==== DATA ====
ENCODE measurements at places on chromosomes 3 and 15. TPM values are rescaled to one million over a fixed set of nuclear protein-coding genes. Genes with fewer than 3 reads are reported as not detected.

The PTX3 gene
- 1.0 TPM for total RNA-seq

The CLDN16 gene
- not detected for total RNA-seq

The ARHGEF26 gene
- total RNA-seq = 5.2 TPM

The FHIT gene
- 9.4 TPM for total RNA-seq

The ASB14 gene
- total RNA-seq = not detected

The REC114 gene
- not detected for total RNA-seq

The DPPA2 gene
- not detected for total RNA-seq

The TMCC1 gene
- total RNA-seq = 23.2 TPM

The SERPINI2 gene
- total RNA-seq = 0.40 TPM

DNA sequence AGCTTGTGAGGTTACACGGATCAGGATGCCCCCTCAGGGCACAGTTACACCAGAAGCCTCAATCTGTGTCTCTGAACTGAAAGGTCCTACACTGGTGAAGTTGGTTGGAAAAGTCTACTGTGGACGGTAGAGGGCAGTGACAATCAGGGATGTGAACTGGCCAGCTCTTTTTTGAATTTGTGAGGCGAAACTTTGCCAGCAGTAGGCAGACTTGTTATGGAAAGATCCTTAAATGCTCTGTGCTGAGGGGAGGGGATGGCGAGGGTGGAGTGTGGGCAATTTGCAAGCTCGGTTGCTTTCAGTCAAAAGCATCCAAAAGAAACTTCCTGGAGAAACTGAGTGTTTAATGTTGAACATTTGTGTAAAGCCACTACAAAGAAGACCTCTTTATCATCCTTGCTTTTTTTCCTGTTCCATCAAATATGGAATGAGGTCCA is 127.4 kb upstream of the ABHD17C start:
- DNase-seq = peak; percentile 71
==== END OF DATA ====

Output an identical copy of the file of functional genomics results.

ENCODE measurements at places on chromosomes 3 and 15. TPM values are rescaled to one million over a fixed set of nuclear protein-coding genes. Genes with fewer than 3 reads are reported as not detected.

The PTX3 gene
- 1.0 TPM for total RNA-seq

The CLDN16 gene
- not detected for total RNA-seq

The ARHGEF26 gene
- total RNA-seq = 5.2 TPM

The FHIT gene
- 9.4 TPM for total RNA-seq

The ASB14 gene
- total RNA-seq = not detected

The REC114 gene
- not detected for total RNA-seq

The DPPA2 gene
- not detected for total RNA-seq

The TMCC1 gene
- total RNA-seq = 23.2 TPM

The SERPINI2 gene
- total RNA-seq = 0.40 TPM

DNA sequence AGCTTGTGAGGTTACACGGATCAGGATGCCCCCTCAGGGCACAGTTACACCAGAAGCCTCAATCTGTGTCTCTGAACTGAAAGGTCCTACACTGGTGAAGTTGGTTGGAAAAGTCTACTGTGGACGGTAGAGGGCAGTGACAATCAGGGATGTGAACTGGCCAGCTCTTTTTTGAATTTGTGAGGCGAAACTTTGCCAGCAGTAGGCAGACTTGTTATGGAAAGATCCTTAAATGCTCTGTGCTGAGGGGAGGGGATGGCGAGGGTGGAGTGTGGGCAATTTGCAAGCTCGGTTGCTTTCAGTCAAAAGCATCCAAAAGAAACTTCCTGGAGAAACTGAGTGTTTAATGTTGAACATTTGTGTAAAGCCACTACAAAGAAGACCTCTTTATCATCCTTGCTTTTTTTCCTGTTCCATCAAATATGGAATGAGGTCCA is 127.4 kb upstream of the ABHD17C start:
- DNase-seq = peak; percentile 71